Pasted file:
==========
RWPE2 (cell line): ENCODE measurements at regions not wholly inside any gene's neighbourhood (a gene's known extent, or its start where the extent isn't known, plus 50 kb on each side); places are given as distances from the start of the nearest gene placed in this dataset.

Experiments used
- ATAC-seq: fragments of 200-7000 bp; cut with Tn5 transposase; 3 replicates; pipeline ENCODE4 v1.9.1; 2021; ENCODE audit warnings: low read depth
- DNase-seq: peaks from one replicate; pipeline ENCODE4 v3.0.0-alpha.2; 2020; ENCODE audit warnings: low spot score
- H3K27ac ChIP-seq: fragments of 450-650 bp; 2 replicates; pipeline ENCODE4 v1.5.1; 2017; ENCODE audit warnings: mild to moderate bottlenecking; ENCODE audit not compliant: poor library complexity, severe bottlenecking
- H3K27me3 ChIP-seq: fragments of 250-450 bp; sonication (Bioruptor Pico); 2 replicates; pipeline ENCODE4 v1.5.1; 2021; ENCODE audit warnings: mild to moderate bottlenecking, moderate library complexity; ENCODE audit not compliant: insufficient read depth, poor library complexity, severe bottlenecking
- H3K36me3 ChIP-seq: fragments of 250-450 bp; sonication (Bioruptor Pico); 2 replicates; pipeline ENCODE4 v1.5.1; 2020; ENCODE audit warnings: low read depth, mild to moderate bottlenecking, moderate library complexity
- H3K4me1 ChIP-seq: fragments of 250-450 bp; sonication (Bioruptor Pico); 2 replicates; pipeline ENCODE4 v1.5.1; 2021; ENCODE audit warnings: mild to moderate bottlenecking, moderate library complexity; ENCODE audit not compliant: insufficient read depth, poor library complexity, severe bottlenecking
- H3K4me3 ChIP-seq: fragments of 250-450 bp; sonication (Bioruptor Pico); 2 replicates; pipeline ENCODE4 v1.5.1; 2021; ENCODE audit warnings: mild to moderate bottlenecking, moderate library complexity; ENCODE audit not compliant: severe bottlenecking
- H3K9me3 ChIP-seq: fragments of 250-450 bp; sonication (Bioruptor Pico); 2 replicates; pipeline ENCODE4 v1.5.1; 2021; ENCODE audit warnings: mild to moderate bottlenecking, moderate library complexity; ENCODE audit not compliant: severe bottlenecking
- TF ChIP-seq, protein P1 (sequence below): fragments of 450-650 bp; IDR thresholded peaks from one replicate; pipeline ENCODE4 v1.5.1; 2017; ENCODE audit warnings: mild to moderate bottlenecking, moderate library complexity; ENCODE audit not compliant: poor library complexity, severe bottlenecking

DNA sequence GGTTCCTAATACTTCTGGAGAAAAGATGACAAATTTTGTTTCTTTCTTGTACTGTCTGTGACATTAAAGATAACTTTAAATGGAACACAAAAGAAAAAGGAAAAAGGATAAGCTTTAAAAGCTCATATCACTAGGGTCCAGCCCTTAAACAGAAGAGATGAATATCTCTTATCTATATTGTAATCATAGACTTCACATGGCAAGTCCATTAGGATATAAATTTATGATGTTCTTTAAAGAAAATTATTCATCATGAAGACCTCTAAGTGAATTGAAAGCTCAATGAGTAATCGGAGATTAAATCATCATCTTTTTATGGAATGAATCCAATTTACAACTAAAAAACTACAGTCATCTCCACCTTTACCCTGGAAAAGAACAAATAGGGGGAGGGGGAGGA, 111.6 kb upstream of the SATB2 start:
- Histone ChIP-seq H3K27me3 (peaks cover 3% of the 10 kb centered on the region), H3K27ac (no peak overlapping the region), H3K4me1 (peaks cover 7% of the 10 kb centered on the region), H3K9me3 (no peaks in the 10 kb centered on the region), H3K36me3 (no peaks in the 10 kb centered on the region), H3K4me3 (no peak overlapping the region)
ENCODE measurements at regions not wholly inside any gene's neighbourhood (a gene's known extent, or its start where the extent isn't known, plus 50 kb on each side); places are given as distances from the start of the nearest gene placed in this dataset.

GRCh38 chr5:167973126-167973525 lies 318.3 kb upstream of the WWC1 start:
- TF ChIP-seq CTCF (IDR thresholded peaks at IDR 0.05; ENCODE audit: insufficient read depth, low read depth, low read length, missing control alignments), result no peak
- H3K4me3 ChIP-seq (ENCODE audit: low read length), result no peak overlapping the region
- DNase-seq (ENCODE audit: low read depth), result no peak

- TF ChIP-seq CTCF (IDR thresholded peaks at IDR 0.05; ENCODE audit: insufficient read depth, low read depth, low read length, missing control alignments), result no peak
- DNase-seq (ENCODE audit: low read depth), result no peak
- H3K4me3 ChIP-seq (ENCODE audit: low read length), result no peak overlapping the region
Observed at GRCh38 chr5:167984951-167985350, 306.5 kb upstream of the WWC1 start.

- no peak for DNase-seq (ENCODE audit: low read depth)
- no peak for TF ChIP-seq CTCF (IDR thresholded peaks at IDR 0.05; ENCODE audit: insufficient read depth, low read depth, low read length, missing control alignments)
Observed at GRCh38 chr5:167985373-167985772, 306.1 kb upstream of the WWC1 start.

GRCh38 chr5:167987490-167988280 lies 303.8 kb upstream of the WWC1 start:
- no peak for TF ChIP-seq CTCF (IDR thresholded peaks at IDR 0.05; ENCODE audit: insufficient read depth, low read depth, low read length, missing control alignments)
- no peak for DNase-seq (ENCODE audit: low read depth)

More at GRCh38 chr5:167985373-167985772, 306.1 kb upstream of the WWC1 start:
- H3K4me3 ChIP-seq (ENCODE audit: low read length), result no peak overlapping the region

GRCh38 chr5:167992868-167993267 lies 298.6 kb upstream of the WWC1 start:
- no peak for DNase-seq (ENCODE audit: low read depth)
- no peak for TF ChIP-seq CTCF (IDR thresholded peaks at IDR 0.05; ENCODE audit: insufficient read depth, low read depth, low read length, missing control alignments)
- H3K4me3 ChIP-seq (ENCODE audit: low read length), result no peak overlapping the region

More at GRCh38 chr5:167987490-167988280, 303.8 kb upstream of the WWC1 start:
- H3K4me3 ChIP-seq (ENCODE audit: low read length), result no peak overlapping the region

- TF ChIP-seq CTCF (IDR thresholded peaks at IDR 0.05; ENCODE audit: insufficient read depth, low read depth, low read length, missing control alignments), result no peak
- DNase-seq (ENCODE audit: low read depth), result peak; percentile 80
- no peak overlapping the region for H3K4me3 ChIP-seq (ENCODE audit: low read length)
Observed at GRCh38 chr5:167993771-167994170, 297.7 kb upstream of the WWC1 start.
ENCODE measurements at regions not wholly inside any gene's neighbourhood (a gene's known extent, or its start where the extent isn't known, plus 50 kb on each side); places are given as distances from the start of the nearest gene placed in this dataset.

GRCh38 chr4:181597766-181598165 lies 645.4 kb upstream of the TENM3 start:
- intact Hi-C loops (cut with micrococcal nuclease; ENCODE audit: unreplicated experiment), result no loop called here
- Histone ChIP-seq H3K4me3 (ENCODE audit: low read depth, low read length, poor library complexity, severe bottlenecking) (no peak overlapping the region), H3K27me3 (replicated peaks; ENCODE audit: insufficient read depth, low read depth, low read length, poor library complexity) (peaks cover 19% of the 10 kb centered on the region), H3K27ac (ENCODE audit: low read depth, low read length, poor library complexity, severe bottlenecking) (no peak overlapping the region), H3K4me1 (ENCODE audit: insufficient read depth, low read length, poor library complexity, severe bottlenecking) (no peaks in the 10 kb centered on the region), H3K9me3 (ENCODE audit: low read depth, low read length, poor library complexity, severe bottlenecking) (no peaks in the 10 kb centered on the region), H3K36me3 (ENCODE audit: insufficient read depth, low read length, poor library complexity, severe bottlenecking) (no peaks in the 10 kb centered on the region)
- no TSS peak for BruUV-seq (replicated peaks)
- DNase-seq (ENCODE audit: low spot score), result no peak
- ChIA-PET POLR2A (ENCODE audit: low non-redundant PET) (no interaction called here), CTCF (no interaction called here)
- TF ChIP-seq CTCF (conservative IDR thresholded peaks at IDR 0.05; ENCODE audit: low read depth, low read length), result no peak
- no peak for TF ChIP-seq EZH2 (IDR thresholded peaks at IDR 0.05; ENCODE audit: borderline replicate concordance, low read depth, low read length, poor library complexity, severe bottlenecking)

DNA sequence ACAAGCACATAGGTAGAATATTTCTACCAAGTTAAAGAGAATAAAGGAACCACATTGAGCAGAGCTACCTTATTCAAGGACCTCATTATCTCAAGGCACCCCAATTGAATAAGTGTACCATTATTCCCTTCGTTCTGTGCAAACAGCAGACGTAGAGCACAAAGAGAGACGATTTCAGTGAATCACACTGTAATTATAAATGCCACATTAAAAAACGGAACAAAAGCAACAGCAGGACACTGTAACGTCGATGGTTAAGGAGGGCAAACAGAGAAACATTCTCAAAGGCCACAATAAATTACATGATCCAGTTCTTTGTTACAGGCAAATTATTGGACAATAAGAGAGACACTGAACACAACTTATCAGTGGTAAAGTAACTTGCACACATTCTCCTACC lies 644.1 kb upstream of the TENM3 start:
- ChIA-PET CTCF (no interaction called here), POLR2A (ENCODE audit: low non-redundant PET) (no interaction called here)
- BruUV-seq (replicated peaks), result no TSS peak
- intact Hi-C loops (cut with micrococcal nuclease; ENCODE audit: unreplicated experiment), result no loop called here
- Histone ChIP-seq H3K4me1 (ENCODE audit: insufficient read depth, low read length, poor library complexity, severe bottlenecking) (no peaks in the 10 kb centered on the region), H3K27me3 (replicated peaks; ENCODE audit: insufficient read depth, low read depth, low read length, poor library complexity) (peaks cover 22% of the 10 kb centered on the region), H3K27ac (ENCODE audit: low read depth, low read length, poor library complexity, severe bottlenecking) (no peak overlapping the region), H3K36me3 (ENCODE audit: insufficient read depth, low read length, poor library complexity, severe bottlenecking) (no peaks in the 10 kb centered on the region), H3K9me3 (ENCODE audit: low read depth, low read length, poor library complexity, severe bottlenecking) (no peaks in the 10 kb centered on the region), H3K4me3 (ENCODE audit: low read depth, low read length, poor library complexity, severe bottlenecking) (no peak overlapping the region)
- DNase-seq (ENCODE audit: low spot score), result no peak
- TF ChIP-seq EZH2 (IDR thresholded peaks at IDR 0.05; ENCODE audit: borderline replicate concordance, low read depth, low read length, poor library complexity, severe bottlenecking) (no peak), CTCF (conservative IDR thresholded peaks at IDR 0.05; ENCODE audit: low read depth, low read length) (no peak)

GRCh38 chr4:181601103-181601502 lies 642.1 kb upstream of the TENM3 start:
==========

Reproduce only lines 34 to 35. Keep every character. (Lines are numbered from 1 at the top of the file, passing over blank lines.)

- H3K4me3 ChIP-seq (ENCODE audit: low read length), result no peak overlapping the region

More at GRCh38 chr5:167987490-167988280, 303.8 kb upstream of the WWC1 start: